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Widespread Depression in Elderly Is Underreported

Montefiore Offers Model In Psychiatric Home Care for Seniors 
 
New York City, NY (January 27, 2006) — New York City's Department of Health and Mental Hygiene this week announced that depression in senior citizens is "a serious and under diagnosed condition."

An innovative, year-old program at Montefiore Medical Center may offer a model for identifying and treating the homebound elderly with depression.  The program trains all of its home care agency staff — nurses, social workers and therapists — to identify patients with depression and refers them to a Montefiore psychiatrist who provides treatment in the patient's home. 

"This is the only program in greater New York in which a geriatric psychiatrist is integrated into a home care agency," said Gary Kennedy, MD, director of the initiative and chief of  Montefiore's geriatric psychiatry program.  "Even though one in eight elderly home care patients suffers from depression, few home care agencies incorporate mental health services into their programs — and fewer still provide psychiatric care."

"In our first year of this program, home care nurses, social workers and therapists referred 200 patients and 130 were seen by a psychiatrist," said Dr. Kennedy.  "A majority of the patients were elderly, and we were successful in reducing their depression." 

The three-year experimental program is funded by the United Jewish Appeal Federation of New York, which provided a $150,000 subsidizing grant in 2005.

"The Montefiore Home Health Agency cares for more than 5,000 patients annually, and we can estimate that as many as 678 elderly patients could suffer from depression," said Dr. Kennedy.  He based this estimate on a study in the American Journal of Psychiatry in 2002, which showed that, on average, 13.5 percent of home care patients suffer from depression.  The results to date of  Montefiore's new program will be reported at the American Association for Geriatric Psychiatry's annual meeting in March.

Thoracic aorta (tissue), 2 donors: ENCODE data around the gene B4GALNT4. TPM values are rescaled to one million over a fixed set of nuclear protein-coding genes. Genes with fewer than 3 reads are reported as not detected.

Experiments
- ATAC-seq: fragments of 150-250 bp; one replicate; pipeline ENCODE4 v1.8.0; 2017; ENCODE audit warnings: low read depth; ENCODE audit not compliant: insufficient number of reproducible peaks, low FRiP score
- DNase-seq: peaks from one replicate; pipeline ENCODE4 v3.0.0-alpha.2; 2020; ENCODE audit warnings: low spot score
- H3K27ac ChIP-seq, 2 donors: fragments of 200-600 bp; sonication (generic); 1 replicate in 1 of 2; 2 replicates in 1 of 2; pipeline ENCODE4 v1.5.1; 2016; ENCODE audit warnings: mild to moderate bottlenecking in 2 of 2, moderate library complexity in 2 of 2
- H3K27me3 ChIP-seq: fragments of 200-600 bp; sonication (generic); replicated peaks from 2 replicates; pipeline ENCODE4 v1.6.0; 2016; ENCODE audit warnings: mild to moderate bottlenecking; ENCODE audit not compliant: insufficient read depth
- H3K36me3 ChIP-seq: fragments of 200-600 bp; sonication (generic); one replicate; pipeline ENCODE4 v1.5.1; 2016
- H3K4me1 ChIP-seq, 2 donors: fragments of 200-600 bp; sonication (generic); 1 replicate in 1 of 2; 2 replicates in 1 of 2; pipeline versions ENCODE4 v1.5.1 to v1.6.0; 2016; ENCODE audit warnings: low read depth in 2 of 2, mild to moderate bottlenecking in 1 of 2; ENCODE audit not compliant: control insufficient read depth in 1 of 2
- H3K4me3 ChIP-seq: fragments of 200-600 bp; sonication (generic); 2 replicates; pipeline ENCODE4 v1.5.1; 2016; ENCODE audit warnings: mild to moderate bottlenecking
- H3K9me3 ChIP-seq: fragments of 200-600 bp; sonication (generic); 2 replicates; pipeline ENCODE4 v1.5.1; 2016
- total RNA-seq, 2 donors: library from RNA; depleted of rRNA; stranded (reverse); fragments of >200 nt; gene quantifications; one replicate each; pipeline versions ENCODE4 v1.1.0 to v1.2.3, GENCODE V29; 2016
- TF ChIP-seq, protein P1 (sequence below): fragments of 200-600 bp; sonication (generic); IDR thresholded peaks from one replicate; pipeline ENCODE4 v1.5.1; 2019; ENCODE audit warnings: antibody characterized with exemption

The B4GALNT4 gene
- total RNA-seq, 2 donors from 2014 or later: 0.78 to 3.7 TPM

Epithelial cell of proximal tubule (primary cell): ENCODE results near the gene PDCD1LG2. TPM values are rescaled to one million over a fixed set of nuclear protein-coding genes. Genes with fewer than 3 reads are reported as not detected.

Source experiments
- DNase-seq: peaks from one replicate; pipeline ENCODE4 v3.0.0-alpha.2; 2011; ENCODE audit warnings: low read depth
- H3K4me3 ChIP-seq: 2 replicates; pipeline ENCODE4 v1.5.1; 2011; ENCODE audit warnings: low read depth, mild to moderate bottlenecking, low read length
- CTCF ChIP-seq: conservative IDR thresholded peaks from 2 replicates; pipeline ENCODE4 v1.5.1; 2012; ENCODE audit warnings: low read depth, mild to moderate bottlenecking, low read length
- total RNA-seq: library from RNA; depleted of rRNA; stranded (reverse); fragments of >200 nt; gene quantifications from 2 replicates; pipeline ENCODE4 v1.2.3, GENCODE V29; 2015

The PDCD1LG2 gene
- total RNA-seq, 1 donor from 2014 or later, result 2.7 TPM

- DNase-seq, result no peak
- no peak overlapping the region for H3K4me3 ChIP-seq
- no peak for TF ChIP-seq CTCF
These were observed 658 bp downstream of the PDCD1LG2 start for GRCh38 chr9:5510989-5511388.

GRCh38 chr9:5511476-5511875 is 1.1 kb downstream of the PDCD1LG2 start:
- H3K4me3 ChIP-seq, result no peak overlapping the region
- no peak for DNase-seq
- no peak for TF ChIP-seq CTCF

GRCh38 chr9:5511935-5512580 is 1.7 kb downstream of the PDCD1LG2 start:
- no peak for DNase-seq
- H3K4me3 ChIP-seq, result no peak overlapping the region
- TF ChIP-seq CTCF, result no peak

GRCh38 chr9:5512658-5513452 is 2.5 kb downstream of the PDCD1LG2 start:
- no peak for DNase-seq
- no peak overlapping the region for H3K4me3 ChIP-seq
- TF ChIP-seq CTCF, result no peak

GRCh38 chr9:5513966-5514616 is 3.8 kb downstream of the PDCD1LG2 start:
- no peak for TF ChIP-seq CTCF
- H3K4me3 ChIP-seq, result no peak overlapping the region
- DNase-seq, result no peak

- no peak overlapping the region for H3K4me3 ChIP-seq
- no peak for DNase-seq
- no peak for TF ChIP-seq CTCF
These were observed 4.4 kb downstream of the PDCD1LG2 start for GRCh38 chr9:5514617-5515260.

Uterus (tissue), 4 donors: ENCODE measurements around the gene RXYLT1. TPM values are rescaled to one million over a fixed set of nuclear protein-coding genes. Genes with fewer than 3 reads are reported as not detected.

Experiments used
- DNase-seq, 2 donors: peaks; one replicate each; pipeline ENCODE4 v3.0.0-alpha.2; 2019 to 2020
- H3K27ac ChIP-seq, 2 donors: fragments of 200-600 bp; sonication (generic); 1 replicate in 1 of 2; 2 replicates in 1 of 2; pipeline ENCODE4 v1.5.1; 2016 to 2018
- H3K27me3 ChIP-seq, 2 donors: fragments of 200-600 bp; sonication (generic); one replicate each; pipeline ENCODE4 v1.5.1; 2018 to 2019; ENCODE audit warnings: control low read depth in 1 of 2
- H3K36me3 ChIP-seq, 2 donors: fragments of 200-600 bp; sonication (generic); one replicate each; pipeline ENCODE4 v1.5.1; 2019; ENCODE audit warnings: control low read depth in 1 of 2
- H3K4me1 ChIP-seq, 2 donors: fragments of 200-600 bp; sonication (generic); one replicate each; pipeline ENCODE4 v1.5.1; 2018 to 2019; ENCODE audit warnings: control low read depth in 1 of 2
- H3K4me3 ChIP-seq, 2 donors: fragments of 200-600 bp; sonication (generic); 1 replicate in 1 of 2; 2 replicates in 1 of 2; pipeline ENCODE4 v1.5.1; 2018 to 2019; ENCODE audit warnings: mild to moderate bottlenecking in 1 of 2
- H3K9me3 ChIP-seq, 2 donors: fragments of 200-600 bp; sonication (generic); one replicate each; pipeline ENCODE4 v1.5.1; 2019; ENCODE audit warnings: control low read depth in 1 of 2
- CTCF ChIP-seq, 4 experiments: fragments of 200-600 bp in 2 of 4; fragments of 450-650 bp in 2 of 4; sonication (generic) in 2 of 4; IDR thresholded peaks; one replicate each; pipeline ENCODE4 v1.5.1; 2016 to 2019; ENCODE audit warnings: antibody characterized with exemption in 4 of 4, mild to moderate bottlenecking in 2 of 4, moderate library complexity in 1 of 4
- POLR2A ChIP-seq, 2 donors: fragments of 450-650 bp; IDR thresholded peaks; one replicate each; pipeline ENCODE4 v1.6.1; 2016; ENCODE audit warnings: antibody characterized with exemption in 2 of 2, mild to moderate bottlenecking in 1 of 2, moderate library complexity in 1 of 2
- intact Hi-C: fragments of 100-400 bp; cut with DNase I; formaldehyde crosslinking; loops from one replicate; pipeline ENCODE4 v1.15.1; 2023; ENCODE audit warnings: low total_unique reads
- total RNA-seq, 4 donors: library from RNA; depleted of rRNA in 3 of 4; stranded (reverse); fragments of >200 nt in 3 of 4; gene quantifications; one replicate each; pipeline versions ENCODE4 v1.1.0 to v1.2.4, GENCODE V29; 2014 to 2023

Training Sessions Are Key to Success 

"Key to the program's success is training our staff  to recognize depression," said Paula Marcus, MD, project psychiatrist in Montefiore's Division of Geriatric Psychiatry.  Each nurse, social worker and therapist receives four hours of specialized training sessions. 

"Without this training, home care providers would have difficulty making accurate assessments of depression and suicidal tendencies among older home care patients," said Dr. Marcus.  

The nurses are trained under a special program operated by the Cornell Home Care Research Partnership.   A Montefiore psychiatrist is present at each training session, establishing a relationship between the psychiatrist and the Home Health Agency staff being trained.

Causes and Implications of Depression in the Elderly

"Depression among elderly home care patients can develop for any number of reasons, but frequently it is a result of a disability (such as a hip fracture), memory loss or loss of a loved one," said Dr. Kennedy.   "If a home care nurse recognizes depression, she or he refers the patient to one of the agency's social workers, who consults with a program psychiatrist."

"Patients with active suicidal tendencies, psychosis and those thought to need medication are referred for psychiatric evaluation," said Dr. Kennedy.  "Without psychiatric help, these patients tend to deteriorate physically, as well.  They tend to cut back on eating, exercise, socializing and taking their medications.  This is what we are working to prevent, loss of quality of life and deteriorating physical health."

Dr. Kennedy says that Medicare and Medicaid currently reimburse for these psychiatric visits, but the level of reimbursement is not adequate. "While inadequate reimbursement may be one factor discouraging psychiatric home care, not having the home care agency staff trained to recognize depression is a larger, more pervasive problem," said Dr. Kennedy.